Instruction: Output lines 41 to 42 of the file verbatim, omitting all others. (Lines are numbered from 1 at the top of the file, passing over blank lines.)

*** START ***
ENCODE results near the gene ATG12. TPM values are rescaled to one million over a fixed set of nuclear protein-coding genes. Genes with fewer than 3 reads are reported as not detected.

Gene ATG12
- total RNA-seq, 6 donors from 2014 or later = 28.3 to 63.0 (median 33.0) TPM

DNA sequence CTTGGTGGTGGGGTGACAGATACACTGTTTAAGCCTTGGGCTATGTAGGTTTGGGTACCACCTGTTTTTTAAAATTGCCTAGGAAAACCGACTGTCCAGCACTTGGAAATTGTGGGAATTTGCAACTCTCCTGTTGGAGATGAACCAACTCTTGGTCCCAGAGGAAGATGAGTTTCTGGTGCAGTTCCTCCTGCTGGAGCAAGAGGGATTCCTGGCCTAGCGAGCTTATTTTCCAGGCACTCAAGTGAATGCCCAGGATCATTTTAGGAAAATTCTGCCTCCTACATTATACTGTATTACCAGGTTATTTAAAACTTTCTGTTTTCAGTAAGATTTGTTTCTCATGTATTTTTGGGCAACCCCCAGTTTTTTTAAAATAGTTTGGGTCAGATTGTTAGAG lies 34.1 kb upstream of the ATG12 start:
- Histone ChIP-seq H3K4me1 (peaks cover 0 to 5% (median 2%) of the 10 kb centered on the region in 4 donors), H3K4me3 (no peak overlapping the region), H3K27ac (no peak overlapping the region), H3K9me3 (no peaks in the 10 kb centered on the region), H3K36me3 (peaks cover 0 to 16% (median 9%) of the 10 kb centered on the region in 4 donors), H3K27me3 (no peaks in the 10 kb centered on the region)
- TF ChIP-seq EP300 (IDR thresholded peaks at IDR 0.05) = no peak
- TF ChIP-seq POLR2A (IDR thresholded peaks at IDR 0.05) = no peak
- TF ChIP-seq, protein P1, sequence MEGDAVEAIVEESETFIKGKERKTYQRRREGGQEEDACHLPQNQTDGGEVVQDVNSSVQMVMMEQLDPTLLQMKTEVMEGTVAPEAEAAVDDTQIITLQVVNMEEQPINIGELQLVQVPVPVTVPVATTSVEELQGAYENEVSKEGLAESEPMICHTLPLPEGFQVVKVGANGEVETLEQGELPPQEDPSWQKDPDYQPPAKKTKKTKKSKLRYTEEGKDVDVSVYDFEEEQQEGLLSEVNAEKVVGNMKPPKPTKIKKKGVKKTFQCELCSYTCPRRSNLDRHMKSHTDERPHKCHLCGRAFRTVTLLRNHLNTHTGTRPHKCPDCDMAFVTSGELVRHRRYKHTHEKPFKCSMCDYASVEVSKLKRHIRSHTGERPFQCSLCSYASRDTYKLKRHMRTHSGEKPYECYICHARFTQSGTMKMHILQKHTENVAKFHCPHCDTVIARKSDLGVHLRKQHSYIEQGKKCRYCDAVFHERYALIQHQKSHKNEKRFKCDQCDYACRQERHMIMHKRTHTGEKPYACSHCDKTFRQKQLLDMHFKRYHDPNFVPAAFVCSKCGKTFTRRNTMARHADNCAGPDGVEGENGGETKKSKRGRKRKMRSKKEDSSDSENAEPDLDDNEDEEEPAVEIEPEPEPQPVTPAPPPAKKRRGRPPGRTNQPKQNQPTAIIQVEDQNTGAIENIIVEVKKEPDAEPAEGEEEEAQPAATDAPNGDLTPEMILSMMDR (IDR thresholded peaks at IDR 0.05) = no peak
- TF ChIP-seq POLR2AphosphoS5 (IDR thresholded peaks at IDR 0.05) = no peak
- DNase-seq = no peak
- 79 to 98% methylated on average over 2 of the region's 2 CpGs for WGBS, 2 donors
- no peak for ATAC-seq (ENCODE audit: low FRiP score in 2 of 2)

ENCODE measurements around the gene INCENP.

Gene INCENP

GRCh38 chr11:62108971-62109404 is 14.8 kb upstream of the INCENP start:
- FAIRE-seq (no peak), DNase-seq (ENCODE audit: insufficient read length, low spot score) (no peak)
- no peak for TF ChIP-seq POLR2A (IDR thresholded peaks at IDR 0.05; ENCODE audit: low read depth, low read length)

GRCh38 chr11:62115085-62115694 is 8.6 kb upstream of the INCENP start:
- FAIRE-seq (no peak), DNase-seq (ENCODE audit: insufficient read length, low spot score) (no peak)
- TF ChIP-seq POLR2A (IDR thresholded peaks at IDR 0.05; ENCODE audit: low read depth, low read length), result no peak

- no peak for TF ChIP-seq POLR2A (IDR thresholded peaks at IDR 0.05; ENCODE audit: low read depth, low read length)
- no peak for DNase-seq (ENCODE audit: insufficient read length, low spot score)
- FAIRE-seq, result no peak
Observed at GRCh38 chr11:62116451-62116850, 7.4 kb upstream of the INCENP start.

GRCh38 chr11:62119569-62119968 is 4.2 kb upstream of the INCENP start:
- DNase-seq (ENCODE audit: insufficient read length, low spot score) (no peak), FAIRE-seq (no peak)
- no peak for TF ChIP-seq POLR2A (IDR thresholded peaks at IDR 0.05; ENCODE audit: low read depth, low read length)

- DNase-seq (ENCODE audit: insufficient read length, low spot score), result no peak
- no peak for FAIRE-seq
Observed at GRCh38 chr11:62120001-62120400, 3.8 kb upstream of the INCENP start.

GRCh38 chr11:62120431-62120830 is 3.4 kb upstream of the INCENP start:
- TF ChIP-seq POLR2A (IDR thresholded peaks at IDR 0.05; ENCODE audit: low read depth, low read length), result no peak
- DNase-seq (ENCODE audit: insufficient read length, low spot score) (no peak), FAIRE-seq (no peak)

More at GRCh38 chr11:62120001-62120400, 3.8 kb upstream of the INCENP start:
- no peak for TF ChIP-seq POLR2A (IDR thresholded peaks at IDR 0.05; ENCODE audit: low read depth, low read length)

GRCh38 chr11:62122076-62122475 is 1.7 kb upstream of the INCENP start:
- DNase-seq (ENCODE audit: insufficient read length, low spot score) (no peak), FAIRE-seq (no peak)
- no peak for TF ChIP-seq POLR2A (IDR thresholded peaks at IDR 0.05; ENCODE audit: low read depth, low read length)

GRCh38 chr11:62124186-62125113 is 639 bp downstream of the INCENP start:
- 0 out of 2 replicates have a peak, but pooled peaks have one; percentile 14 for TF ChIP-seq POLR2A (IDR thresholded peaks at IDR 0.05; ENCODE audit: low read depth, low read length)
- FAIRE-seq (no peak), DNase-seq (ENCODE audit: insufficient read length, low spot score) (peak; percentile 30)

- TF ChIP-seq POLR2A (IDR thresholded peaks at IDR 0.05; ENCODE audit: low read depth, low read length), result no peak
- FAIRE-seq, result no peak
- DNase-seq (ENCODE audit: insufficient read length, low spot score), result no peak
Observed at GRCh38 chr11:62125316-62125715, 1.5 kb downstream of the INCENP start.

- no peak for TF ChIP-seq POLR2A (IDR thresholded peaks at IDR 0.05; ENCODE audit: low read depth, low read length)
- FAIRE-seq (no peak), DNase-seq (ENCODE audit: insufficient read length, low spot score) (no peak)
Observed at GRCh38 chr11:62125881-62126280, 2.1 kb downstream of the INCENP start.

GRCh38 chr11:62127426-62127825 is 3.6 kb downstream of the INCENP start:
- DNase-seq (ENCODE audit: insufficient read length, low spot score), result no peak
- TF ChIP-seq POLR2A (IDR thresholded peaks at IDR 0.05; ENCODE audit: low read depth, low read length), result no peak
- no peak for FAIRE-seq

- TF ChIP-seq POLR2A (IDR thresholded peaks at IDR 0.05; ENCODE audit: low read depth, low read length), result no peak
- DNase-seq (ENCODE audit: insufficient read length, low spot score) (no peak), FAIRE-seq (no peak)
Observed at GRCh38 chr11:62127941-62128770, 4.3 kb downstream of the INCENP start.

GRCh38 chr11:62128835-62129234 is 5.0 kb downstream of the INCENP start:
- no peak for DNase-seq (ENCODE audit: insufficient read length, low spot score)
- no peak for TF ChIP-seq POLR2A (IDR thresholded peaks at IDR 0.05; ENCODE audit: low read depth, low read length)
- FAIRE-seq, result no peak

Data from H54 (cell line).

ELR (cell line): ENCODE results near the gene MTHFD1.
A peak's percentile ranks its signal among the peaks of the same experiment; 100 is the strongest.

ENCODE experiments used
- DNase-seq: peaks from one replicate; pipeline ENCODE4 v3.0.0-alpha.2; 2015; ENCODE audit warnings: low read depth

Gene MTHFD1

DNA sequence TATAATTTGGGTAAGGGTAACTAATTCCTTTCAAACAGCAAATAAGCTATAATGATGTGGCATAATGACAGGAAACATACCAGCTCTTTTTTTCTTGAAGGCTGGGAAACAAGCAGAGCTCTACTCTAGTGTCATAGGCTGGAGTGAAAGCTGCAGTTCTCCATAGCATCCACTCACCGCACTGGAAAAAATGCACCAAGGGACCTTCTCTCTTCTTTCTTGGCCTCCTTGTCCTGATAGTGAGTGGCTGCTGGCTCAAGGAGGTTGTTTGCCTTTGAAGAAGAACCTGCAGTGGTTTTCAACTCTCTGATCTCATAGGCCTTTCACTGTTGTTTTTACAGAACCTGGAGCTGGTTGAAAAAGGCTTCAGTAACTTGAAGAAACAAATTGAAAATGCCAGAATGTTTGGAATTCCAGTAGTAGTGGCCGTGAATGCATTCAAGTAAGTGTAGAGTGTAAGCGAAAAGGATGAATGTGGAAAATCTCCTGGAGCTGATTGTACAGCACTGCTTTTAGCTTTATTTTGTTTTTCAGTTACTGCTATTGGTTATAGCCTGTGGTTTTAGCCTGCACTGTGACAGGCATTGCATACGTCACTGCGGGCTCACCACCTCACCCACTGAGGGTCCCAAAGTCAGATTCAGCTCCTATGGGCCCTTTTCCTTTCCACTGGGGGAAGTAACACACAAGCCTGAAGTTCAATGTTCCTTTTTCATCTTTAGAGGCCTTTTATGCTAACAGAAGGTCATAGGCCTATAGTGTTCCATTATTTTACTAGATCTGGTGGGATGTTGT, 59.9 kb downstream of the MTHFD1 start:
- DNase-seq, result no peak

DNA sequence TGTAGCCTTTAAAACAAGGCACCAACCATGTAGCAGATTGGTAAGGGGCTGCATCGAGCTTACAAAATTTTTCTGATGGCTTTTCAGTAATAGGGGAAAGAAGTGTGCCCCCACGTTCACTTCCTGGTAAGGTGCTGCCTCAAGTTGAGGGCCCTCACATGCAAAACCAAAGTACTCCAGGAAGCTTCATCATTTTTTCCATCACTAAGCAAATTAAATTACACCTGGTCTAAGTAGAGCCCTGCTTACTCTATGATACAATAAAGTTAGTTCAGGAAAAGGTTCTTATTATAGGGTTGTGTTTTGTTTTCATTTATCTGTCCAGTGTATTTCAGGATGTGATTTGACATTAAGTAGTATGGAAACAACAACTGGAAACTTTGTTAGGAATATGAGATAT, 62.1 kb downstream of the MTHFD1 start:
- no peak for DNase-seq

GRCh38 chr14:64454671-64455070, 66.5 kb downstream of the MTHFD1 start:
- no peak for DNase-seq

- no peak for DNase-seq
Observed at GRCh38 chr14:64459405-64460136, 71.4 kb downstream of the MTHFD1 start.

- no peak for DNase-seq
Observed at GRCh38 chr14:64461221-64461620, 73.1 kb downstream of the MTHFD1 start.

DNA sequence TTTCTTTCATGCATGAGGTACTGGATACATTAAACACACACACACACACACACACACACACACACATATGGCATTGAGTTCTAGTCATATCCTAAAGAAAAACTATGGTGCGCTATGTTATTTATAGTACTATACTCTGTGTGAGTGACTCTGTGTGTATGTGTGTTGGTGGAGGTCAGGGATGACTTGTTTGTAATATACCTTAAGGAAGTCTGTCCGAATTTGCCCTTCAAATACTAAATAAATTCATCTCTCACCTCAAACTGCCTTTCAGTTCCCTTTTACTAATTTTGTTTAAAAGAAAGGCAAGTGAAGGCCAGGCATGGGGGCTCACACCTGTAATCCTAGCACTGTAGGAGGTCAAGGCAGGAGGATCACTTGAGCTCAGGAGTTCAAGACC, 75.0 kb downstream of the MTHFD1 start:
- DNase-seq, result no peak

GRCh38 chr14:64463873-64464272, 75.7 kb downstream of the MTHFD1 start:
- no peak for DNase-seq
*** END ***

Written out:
- FAIRE-seq (no peak), DNase-seq (ENCODE audit: insufficient read length, low spot score) (peak; percentile 30)

- TF ChIP-seq POLR2A (IDR thresholded peaks at IDR 0.05; ENCODE audit: low read depth, low read length), result no peak